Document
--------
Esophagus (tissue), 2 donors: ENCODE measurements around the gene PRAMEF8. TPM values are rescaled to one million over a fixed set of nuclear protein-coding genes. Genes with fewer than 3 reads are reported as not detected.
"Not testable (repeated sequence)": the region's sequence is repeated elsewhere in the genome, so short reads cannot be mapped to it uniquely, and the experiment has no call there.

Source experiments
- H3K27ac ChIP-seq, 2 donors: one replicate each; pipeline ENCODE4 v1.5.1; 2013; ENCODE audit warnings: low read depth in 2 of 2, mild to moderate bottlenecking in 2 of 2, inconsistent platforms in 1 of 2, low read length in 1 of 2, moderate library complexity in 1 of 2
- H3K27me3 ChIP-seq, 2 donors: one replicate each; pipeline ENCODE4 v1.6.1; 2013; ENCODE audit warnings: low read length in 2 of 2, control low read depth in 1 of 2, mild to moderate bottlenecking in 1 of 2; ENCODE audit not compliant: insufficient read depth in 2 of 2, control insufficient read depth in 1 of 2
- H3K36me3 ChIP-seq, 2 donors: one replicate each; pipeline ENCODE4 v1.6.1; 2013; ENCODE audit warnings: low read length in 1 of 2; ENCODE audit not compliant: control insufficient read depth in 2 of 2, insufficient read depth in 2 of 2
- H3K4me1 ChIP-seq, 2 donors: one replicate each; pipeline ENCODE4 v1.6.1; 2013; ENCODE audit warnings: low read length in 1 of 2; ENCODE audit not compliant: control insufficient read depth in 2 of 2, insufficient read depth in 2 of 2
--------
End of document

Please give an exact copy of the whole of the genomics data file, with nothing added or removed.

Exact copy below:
Esophagus (tissue), 2 donors: ENCODE measurements around the gene PRAMEF8. TPM values are rescaled to one million over a fixed set of nuclear protein-coding genes. Genes with fewer than 3 reads are reported as not detected.
"Not testable (repeated sequence)": the region's sequence is repeated elsewhere in the genome, so short reads cannot be mapped to it uniquely, and the experiment has no call there.

Source experiments
- H3K27ac ChIP-seq, 2 donors: one replicate each; pipeline ENCODE4 v1.5.1; 2013; ENCODE audit warnings: low read depth in 2 of 2, mild to moderate bottlenecking in 2 of 2, inconsistent platforms in 1 of 2, low read length in 1 of 2, moderate library complexity in 1 of 2
- H3K27me3 ChIP-seq, 2 donors: one replicate each; pipeline ENCODE4 v1.6.1; 2013; ENCODE audit warnings: low read length in 2 of 2, control low read depth in 1 of 2, mild to moderate bottlenecking in 1 of 2; ENCODE audit not compliant: insufficient read depth in 2 of 2, control insufficient read depth in 1 of 2
- H3K36me3 ChIP-seq, 2 donors: one replicate each; pipeline ENCODE4 v1.6.1; 2013; ENCODE audit warnings: low read length in 1 of 2; ENCODE audit not compliant: control insufficient read depth in 2 of 2, insufficient read depth in 2 of 2
- H3K4me1 ChIP-seq, 2 donors: one replicate each; pipeline ENCODE4 v1.6.1; 2013; ENCODE audit warnings: low read length in 1 of 2; ENCODE audit not compliant: control insufficient read depth in 2 of 2, insufficient read depth in 2 of 2